March 25, 2021
To the Honorable
The Illinois House of
Today I veto House
Bill 3360 from the 101st General Assembly,
which provides for the
recovery of prejudgment interest on all damages set forth in a judgment in any action brought to
recover damages for personal injuries or wrongful death, whether by
negligence, willful and wanton misconduct, intentional conduct, or strict liability
of the other person or entity. HB 3360 would be effective immediately.
While I support
joining the majority of states that allow prejudgment interest in personal injury cases in order
to encourage their prompt resolution, the provisions of HB 3360 would be
burdensome for hospitals and medical professionals beyond the national norm,
potentially driving up healthcare costs for patients and deterring physicians
from practicing in Illinois.
The majority of
Illinois hospitals are self-insured, and, as a result, would be required to pay
the costs of this legislation directly, at a time when they can least afford
this added expense.
HB 3360 imposes a rate of 9% per annum prejudgment interest,
which would begin to accrue on the date the defendant has notice of the injury. Even states with
prejudgment interest, such as Michigan or Wisconsin, provide a more reasonable rate structure by
tying the interest rate to market conditions such as the federal prime
rate, as opposed to a flat rate. The proposed 9% flat rate is higher than many of these
market-based rates adopted by other states, even when accounting for additional
many states add
to the market-based rates as part of the calculation of prejudgment interest. Because many businesses have been severely and
negatively affected by today’s
economic climate, 9% interest is high and tying to market conditions would be less onerous. A 9% rate could similarly be damaging to
entities like hospitals.
Further, HB 3360 would allow
for prejudgment interest to be calculated on non-economic damages
such as pain and suffering and loss of normal life. Again, when we compare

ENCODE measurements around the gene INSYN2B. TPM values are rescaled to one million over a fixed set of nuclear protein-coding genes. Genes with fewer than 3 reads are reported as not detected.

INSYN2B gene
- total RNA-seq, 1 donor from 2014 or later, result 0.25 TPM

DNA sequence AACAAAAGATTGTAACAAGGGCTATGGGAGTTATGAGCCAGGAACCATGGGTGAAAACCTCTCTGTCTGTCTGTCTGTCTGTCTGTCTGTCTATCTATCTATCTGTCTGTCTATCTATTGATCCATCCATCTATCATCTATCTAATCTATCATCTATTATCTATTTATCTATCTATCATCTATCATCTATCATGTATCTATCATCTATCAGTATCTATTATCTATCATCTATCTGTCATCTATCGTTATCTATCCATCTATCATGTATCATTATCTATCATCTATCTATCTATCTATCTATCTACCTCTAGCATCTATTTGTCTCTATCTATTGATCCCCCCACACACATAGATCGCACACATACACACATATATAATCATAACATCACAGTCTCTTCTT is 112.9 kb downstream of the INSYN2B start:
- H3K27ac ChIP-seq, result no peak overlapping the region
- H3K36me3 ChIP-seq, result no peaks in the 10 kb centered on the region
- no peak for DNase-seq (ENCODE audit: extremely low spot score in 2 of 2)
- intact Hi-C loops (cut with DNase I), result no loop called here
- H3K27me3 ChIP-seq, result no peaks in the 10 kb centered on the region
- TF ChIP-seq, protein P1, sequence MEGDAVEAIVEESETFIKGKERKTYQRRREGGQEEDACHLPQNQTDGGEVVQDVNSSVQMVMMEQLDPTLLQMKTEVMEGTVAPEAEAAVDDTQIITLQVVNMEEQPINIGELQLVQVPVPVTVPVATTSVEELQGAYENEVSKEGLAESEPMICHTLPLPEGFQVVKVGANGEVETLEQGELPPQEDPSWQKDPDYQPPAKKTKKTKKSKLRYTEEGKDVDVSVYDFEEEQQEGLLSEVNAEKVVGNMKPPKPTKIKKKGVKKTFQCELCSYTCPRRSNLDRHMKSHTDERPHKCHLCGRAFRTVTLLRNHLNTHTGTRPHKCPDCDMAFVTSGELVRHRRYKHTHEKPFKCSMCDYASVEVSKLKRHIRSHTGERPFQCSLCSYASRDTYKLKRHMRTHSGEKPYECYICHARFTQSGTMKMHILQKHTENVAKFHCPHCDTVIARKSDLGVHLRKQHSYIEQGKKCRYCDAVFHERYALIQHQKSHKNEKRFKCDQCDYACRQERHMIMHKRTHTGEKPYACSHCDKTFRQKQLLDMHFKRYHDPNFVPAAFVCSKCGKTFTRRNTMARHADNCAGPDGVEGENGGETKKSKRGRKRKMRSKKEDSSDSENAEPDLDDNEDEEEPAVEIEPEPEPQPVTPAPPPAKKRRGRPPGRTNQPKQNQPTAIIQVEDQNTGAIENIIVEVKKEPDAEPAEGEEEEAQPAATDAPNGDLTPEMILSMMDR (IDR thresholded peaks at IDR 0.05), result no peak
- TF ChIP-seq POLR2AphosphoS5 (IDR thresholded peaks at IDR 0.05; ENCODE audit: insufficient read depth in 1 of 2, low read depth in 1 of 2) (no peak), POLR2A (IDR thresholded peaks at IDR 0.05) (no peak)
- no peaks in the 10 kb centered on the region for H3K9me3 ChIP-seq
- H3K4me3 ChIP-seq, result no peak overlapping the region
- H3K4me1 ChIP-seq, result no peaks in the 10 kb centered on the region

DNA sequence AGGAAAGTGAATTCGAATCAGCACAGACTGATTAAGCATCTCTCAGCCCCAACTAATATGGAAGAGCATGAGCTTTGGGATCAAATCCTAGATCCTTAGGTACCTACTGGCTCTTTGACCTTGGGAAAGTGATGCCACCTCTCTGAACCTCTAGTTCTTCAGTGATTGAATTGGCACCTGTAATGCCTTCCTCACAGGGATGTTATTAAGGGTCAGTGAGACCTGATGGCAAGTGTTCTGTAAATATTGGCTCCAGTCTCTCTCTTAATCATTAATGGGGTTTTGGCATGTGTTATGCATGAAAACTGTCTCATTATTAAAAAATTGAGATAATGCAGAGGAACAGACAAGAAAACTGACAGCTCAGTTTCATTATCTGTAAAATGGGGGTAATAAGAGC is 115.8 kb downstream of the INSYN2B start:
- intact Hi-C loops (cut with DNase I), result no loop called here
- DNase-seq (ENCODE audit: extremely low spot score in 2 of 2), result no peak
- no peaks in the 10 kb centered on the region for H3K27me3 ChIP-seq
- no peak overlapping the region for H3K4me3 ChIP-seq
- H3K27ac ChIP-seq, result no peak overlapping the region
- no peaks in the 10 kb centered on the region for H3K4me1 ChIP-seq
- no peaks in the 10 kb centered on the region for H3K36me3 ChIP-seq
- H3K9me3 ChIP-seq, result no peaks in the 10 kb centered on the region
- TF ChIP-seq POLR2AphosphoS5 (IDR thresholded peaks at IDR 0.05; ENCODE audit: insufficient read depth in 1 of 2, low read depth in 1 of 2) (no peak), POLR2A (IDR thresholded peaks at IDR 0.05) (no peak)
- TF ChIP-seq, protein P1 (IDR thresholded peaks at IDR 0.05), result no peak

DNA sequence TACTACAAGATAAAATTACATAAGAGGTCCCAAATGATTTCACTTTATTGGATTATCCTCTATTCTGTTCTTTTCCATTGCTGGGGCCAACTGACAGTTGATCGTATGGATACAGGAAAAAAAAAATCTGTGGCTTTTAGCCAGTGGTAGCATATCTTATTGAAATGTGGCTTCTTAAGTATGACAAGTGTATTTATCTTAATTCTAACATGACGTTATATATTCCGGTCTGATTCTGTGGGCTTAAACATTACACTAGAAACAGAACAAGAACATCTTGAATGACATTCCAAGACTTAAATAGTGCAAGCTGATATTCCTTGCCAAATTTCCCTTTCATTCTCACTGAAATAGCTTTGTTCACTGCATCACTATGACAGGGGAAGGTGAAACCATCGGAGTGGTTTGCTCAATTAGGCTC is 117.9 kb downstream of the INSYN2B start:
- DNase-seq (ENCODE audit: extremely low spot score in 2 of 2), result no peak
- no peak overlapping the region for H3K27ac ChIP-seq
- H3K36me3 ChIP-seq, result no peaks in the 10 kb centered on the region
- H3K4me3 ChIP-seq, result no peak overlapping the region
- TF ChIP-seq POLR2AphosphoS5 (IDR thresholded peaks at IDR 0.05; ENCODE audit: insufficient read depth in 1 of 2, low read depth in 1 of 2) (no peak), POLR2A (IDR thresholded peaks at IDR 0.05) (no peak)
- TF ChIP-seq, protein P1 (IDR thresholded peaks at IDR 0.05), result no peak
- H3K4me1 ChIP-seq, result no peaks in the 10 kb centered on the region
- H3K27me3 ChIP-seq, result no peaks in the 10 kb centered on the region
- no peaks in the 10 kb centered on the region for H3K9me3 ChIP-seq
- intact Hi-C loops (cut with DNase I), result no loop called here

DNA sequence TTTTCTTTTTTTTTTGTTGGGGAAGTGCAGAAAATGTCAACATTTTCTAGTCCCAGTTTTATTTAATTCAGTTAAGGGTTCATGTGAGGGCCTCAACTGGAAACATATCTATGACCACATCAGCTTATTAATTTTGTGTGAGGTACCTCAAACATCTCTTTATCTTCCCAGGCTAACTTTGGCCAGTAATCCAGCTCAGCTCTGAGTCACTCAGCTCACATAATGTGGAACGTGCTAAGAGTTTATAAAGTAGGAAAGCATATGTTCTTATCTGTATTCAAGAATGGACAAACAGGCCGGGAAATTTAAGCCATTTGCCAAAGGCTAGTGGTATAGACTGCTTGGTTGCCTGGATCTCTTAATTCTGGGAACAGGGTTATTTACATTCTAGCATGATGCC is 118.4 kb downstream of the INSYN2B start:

this legislation to states that have prejudgment interest, many of them
exclude non-economic damages from the calculation. For example, the prejudgment interest
statutes in Massachusetts and Minnesota limit the application of prejudgment interest in personal injury
cases to pecuniary damages. Minnesota law
explicitly excludes future, punitive or noncompensatory damages.
While I appreciate the
hard work of the House and Senate sponsors of the bill and their commitment to
advocate for injured Illinoisans, HB 3360 simply didn’t receive sufficient input from some of the most
impacted parties, including health care providers. At a time when the
health care industry and the medical professionals who have dedicated their
lives over the past year to combating a deadly virus are in need of support, I cannot in good
conscience sign a bill that would place these individuals and entities in further financial distress.
I have urged the
sponsors to return to negotiate a compromise that includes stronger protections for health
care providers while encouraging the faster resolution of these cases that can leave families
devastated for years. It is in the best interest of all Illinoisans for this
issue to be fully negotiated with an opportunity to for input from all
stakeholders, advocates, and other interested parties.
I understand that this
compromise legislation is now advancing through the
with these suggested changes and additional feedback from stakeholders.
Therefore, pursuant to
Section 9(b) of Article IV of the Illinois Constitution of 1970, I hereby
return House Bill 3360, entitled “AN ACT concerning civil law,” with the foregoing
objections, vetoed in its entirety.
Governor JB Pritzker